U.S. Sen. Barbara Boxer (D-Calif.) asked federal environmental officials Thursday to ensure the safety of a low-income South Los Angeles community where residents worry that their dizziness, headaches and nosebleeds may be linked to noxious odors from an urban oil field.
In a terse letter, Boxer asked U.S. Environmental Protection Agency Administrator Gina McCarthy to “immediately address these unacceptable situations using all available and appropriate authorities.”
Boxer requested a response by Monday describing the steps that the EPA will take to address the chemical smells, which waft through the University Park neighborhood from an oil-pumping operation on land Allenco Energy Co. leases from the Catholic Archdiocese of Los Angeles.
Residents say they have suffered from respiratory ailments, headaches and nosebleeds since 2010, when Allenco ramped up production at its wells by more than 400%. Neighbors complained to state air quality officials 251 times over the next three years. The South Coast Air Quality Management District responded by issuing 15 citations against Allenco for foul odors.
After analyzing three air samples collected in 2011, the district concluded that the odors pose no health risks.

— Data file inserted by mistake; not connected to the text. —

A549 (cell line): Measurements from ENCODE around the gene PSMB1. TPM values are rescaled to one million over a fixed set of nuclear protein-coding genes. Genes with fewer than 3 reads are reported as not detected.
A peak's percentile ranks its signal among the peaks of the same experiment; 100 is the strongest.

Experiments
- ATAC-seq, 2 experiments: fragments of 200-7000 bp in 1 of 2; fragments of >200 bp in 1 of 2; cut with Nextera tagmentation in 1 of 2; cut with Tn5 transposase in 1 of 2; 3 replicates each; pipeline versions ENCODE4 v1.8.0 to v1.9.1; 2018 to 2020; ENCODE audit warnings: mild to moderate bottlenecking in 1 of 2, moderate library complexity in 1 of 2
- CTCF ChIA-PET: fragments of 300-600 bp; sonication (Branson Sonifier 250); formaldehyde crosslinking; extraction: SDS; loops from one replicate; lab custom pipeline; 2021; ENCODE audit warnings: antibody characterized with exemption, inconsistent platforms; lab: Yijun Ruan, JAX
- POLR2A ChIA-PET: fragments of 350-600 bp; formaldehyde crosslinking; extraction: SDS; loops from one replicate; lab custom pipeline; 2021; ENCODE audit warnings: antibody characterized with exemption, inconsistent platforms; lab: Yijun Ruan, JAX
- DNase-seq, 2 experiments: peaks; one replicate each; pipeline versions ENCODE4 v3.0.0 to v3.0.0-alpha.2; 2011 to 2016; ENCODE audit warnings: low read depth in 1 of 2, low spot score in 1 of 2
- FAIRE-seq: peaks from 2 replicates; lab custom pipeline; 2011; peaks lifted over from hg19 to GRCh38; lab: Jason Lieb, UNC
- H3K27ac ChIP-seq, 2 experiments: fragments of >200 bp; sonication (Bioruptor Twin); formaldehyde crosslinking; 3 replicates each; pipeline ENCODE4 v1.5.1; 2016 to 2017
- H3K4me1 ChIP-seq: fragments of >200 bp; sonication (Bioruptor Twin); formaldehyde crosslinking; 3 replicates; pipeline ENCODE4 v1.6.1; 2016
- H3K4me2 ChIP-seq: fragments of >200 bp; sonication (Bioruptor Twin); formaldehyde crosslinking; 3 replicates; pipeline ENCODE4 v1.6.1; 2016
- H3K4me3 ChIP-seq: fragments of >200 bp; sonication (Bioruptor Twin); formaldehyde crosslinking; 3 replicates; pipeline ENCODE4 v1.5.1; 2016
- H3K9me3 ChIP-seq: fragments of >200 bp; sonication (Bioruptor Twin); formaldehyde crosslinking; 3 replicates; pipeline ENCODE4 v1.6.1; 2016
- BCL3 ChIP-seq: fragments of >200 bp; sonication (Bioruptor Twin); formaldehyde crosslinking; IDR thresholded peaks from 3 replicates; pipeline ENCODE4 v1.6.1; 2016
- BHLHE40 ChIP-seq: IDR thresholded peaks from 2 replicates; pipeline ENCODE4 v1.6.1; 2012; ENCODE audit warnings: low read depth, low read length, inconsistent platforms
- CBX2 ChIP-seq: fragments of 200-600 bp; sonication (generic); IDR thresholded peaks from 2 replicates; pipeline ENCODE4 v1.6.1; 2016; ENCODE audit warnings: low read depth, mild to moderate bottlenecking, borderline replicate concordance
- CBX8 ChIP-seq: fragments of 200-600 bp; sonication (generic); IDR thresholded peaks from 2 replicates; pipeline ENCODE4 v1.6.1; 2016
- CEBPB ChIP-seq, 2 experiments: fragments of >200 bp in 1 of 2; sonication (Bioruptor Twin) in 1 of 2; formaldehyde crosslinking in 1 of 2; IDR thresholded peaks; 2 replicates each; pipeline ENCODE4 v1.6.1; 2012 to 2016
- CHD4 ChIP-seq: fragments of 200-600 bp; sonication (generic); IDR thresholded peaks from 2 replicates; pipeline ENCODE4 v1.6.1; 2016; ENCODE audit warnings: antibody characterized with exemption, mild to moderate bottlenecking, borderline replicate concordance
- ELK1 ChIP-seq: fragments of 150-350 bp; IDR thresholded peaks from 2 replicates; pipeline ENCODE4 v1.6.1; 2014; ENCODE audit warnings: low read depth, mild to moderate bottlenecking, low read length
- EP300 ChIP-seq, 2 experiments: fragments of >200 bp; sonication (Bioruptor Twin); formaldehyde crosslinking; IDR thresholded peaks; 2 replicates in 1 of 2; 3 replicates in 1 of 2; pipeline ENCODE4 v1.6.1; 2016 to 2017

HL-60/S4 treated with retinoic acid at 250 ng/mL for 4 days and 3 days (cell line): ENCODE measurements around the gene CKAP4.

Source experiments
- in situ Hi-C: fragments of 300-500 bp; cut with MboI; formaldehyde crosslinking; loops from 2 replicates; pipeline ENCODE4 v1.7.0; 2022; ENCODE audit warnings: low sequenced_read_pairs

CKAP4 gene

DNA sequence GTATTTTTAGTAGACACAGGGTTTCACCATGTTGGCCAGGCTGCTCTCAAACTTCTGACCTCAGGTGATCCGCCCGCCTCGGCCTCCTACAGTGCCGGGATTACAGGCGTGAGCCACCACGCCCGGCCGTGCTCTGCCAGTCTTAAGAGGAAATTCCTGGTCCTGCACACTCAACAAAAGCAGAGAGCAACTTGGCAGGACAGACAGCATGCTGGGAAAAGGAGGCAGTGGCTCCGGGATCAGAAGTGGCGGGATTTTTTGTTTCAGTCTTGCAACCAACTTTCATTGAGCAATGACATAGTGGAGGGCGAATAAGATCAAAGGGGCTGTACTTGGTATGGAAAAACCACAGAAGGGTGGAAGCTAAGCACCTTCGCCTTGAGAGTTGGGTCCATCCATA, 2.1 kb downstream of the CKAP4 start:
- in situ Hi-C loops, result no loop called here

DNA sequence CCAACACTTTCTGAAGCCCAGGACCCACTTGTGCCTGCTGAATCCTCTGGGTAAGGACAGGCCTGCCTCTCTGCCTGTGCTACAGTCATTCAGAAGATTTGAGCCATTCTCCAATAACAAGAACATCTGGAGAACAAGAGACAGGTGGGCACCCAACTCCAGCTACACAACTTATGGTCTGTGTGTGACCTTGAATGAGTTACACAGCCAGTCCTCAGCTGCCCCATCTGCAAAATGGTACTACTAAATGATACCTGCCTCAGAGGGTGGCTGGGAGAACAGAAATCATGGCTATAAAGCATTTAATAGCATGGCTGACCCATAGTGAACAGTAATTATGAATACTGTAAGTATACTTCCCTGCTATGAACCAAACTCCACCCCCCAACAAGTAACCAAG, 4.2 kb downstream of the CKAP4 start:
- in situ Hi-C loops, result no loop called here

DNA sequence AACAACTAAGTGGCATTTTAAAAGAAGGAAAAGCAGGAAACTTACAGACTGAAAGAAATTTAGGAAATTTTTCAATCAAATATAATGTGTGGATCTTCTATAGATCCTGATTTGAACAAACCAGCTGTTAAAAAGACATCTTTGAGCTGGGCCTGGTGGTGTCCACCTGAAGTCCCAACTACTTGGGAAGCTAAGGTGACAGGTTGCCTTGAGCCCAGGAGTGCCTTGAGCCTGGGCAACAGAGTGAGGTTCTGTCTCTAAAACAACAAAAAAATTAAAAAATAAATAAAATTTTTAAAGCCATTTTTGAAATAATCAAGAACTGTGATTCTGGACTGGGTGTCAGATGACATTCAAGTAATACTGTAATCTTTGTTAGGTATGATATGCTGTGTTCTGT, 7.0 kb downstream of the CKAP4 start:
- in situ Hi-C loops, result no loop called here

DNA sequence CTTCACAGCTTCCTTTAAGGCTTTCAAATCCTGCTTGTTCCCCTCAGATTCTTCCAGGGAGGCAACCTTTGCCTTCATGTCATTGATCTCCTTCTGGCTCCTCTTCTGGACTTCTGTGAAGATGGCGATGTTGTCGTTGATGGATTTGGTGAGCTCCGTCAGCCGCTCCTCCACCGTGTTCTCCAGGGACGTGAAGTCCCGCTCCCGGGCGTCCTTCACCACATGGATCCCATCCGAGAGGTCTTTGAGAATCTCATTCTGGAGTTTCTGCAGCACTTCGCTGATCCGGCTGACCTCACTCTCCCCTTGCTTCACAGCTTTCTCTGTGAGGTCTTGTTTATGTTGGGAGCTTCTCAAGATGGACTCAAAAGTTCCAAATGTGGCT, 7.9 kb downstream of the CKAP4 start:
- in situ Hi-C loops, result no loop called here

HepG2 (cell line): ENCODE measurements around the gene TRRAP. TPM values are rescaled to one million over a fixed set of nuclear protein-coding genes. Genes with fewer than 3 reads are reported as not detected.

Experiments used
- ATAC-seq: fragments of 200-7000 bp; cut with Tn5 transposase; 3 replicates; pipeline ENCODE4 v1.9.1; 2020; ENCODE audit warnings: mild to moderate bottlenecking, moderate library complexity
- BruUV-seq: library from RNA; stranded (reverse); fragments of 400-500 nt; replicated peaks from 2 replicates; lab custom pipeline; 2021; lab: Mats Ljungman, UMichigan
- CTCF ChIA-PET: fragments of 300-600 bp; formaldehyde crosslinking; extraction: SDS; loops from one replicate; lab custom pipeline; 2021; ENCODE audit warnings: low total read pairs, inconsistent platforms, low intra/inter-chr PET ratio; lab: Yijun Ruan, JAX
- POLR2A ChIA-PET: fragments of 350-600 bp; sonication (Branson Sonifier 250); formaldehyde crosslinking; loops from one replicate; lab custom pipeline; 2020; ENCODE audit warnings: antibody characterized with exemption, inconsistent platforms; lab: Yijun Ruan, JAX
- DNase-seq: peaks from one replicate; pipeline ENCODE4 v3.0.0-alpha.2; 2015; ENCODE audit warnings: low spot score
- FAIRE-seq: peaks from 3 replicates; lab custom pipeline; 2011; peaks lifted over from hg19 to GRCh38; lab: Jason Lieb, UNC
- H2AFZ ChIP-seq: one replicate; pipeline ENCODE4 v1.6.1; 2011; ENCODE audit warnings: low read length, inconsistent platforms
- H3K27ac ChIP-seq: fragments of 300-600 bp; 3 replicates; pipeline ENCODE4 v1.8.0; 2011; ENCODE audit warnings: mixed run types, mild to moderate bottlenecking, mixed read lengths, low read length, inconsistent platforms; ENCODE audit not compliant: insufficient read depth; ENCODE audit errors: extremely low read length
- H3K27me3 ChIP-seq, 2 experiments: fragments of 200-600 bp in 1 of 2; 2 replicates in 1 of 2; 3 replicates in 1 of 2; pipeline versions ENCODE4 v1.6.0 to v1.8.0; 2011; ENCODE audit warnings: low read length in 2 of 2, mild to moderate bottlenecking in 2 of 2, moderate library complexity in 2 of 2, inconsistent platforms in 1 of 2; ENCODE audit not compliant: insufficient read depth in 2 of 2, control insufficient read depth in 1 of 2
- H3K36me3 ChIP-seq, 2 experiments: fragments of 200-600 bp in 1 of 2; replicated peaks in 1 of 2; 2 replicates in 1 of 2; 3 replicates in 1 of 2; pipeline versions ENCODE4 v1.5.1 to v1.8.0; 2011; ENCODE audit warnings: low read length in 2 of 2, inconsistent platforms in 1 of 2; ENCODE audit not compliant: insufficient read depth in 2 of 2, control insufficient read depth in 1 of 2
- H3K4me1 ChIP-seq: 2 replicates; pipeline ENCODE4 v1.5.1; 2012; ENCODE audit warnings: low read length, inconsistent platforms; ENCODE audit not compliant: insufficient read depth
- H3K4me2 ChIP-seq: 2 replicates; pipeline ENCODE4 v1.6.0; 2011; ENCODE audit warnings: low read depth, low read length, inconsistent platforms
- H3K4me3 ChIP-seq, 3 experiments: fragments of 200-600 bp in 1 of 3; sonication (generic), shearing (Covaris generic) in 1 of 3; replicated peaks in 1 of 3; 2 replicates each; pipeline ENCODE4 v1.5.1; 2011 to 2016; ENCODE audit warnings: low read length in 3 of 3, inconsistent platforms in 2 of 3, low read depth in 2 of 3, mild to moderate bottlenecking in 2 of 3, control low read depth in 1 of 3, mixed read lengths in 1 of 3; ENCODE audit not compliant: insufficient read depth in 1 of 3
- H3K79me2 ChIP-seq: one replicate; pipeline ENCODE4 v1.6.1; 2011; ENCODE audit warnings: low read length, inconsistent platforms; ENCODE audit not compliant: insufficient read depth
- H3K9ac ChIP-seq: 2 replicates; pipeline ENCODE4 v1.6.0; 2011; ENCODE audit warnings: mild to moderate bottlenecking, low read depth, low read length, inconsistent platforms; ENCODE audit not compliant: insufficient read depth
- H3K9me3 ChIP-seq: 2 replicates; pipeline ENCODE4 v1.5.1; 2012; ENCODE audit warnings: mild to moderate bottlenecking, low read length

Allenco has declined to comment on its operation.
University Park is one of a growing number of communities with concerns about newly invigorated wells. New extraction technologies and rising prices for crude oil are motivating a revival of old oil fields across Southern California.
“These communities are frustrated, and I want local residents to know that I hear them and understand their concerns,” Boxer said in a statement. “I will do everything I can to ensure they get the answers they deserve.”
The action was welcomed by University Park residents including Monic Uriarte and her 12-year-old daughter, who suffers from recurring nosebleeds.
“We’re grateful to have the attention of Sen. Boxer,” Uriarte said. “If it turns out that our illnesses are related to those odors, we will demand that the oil field immediately cease production.”
Angela Johnson Meszaros, general counsel with the Los Angeles chapter of Physicians for Social Responsibility, agreed.
“Finally, this issue is being taken seriously,” Meszaros said. “It’s also sad that it takes someone in Washington to send a latter to someone else in Washington to get California regulators to do something about a problem that’s been going on way too long.”
Air quality district officials were not available for comment.
The Allenco site, which was donated to the archdiocese in the 1950s, is surrounded by affordable-housing projects and schools, including the Doheny Campus of Mount St. Mary’s College and a Los Angeles Unified School District high school for adults with psychological challenges.
U.S. Energy Department records show that Allenco’s 21 wells at the site had been idled in the 1990s because of low oil prices and calcification. Hydrochloric acid and phosphoric acid were used to unplug five of the wells in 2005. Allenco bought the operation in 2009.